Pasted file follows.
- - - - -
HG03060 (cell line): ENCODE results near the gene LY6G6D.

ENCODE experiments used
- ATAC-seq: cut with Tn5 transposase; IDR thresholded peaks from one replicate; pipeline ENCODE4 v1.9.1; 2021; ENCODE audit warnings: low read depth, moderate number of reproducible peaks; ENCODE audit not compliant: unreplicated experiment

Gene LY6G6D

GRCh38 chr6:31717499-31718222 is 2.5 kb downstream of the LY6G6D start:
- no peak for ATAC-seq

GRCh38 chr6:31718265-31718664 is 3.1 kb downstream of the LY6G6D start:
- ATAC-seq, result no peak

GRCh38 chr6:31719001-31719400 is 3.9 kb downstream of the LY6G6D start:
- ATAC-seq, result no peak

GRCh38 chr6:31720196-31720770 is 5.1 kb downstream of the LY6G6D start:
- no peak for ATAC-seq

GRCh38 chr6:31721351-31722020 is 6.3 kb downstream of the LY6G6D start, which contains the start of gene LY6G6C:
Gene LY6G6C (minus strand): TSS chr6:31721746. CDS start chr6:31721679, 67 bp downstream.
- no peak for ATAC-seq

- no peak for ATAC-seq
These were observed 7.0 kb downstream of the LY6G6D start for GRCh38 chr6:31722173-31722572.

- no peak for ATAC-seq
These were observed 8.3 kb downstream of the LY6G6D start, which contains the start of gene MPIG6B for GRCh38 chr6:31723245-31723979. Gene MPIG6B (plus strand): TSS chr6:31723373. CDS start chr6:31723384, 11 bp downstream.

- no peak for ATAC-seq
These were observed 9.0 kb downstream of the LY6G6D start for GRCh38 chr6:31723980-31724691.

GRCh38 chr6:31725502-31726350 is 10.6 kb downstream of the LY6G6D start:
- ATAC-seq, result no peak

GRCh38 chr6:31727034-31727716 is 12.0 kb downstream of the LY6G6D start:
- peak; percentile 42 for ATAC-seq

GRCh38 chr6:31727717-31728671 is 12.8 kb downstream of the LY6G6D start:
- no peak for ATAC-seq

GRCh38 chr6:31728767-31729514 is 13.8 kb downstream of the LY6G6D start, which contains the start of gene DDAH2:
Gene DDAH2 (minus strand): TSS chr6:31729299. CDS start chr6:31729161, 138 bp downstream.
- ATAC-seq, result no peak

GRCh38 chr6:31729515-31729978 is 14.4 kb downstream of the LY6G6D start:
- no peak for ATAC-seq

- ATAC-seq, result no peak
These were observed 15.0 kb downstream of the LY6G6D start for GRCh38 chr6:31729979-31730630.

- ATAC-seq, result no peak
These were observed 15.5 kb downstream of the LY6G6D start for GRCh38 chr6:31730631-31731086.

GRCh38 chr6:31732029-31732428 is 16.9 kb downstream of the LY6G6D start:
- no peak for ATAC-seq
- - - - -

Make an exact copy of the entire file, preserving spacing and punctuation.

HG03060 (cell line): ENCODE results near the gene LY6G6D.

ENCODE experiments used
- ATAC-seq: cut with Tn5 transposase; IDR thresholded peaks from one replicate; pipeline ENCODE4 v1.9.1; 2021; ENCODE audit warnings: low read depth, moderate number of reproducible peaks; ENCODE audit not compliant: unreplicated experiment

Gene LY6G6D

GRCh38 chr6:31717499-31718222 is 2.5 kb downstream of the LY6G6D start:
- no peak for ATAC-seq

GRCh38 chr6:31718265-31718664 is 3.1 kb downstream of the LY6G6D start:
- ATAC-seq, result no peak

GRCh38 chr6:31719001-31719400 is 3.9 kb downstream of the LY6G6D start:
- ATAC-seq, result no peak

GRCh38 chr6:31720196-31720770 is 5.1 kb downstream of the LY6G6D start:
- no peak for ATAC-seq

GRCh38 chr6:31721351-31722020 is 6.3 kb downstream of the LY6G6D start, which contains the start of gene LY6G6C:
Gene LY6G6C (minus strand): TSS chr6:31721746. CDS start chr6:31721679, 67 bp downstream.
- no peak for ATAC-seq

- no peak for ATAC-seq
These were observed 7.0 kb downstream of the LY6G6D start for GRCh38 chr6:31722173-31722572.

- no peak for ATAC-seq
These were observed 8.3 kb downstream of the LY6G6D start, which contains the start of gene MPIG6B for GRCh38 chr6:31723245-31723979. Gene MPIG6B (plus strand): TSS chr6:31723373. CDS start chr6:31723384, 11 bp downstream.

- no peak for ATAC-seq
These were observed 9.0 kb downstream of the LY6G6D start for GRCh38 chr6:31723980-31724691.

GRCh38 chr6:31725502-31726350 is 10.6 kb downstream of the LY6G6D start:
- ATAC-seq, result no peak

GRCh38 chr6:31727034-31727716 is 12.0 kb downstream of the LY6G6D start:
- peak; percentile 42 for ATAC-seq

GRCh38 chr6:31727717-31728671 is 12.8 kb downstream of the LY6G6D start:
- no peak for ATAC-seq

GRCh38 chr6:31728767-31729514 is 13.8 kb downstream of the LY6G6D start, which contains the start of gene DDAH2:
Gene DDAH2 (minus strand): TSS chr6:31729299. CDS start chr6:31729161, 138 bp downstream.
- ATAC-seq, result no peak

GRCh38 chr6:31729515-31729978 is 14.4 kb downstream of the LY6G6D start:
- no peak for ATAC-seq

- ATAC-seq, result no peak
These were observed 15.0 kb downstream of the LY6G6D start for GRCh38 chr6:31729979-31730630.

- ATAC-seq, result no peak
These were observed 15.5 kb downstream of the LY6G6D start for GRCh38 chr6:31730631-31731086.

GRCh38 chr6:31732029-31732428 is 16.9 kb downstream of the LY6G6D start:
- no peak for ATAC-seq